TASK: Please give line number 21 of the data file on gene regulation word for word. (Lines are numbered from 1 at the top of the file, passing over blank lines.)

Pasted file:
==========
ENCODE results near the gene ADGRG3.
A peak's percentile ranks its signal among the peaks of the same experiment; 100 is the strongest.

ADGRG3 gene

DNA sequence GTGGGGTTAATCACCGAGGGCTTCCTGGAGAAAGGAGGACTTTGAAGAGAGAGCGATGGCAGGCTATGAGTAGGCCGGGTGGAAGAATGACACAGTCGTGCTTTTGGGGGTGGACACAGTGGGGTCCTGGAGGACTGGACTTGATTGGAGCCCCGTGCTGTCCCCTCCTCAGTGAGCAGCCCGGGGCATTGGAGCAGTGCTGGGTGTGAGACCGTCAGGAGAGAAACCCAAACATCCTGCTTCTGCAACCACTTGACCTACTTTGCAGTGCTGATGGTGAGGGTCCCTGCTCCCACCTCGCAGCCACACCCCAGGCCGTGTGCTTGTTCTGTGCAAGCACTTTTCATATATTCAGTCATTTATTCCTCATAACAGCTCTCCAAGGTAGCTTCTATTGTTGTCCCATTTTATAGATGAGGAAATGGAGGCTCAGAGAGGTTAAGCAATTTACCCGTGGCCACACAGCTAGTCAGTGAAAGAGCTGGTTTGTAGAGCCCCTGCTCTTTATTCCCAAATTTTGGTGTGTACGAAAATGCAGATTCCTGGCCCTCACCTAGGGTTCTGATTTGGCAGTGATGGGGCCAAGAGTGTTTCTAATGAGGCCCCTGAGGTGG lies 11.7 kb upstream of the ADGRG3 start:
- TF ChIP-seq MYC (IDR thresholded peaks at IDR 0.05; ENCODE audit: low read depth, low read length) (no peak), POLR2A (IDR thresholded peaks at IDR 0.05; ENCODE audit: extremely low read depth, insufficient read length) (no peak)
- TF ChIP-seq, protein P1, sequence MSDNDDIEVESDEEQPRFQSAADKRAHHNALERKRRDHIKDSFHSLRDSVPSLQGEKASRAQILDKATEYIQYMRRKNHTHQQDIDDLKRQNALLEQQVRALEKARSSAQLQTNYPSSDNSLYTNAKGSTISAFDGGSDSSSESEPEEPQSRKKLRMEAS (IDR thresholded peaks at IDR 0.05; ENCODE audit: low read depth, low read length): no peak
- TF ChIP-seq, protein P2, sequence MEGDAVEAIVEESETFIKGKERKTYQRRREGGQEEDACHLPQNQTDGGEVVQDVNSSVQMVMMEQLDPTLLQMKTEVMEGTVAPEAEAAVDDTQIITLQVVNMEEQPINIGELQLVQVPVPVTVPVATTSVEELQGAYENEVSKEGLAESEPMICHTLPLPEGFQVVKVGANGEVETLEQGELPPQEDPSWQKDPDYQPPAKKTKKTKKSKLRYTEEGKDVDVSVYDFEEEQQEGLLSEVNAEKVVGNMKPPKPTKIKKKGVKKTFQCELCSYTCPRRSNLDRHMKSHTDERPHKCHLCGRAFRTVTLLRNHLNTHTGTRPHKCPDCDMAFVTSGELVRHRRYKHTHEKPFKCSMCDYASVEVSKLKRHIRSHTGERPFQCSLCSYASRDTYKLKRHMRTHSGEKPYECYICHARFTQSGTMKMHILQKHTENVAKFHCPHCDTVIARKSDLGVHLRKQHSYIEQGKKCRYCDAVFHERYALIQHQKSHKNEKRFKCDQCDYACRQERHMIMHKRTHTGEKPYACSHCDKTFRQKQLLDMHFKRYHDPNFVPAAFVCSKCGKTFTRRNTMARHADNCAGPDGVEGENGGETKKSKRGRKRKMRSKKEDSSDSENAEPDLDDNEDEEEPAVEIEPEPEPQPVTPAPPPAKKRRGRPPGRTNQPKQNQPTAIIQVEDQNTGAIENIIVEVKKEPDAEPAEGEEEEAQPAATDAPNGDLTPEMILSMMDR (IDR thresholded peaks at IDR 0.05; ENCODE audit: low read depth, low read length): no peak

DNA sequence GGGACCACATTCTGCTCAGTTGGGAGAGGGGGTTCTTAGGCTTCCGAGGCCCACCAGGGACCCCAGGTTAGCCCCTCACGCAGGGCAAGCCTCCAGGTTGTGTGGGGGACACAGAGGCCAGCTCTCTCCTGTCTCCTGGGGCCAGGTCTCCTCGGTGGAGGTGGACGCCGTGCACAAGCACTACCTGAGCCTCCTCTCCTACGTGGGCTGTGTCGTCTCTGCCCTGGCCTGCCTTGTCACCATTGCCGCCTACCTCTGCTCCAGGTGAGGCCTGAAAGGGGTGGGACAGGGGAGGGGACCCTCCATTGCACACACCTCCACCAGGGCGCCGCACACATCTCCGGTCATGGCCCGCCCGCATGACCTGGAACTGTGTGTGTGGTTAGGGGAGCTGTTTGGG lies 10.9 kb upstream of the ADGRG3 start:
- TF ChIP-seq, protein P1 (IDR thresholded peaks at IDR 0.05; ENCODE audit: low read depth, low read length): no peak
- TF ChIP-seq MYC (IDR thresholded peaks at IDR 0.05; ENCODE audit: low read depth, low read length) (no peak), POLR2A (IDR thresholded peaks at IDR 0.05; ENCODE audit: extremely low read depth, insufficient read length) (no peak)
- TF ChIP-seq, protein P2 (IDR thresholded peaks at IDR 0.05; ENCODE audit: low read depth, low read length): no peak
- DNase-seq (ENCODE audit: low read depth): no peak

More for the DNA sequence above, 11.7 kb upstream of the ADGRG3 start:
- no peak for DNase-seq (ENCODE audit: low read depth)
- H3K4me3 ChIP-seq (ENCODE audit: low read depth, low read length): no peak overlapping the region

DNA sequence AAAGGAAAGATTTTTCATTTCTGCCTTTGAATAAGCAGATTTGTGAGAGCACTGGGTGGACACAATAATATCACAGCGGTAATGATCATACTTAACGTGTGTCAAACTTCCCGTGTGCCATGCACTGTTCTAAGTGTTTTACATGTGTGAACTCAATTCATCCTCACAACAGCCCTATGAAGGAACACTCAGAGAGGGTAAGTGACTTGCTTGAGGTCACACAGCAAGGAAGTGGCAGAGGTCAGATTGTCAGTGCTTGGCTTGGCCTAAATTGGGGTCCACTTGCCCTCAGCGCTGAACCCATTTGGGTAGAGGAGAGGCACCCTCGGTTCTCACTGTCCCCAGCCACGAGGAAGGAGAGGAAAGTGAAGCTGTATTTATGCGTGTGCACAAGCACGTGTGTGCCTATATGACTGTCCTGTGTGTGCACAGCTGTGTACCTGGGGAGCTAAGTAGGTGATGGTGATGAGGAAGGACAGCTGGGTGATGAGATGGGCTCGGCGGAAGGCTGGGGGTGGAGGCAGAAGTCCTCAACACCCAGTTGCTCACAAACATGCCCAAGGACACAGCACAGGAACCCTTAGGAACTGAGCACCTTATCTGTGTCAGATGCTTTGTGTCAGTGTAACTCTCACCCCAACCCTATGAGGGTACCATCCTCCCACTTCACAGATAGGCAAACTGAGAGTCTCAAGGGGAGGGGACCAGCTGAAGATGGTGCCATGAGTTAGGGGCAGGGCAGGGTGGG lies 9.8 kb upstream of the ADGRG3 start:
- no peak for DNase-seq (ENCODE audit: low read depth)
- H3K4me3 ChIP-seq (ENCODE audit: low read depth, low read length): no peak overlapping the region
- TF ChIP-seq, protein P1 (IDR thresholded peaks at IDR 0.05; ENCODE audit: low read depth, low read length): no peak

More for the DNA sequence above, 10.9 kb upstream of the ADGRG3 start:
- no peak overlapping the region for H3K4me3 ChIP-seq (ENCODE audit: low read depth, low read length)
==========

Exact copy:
- no peak overlapping the region for H3K4me3 ChIP-seq (ENCODE audit: low read depth, low read length)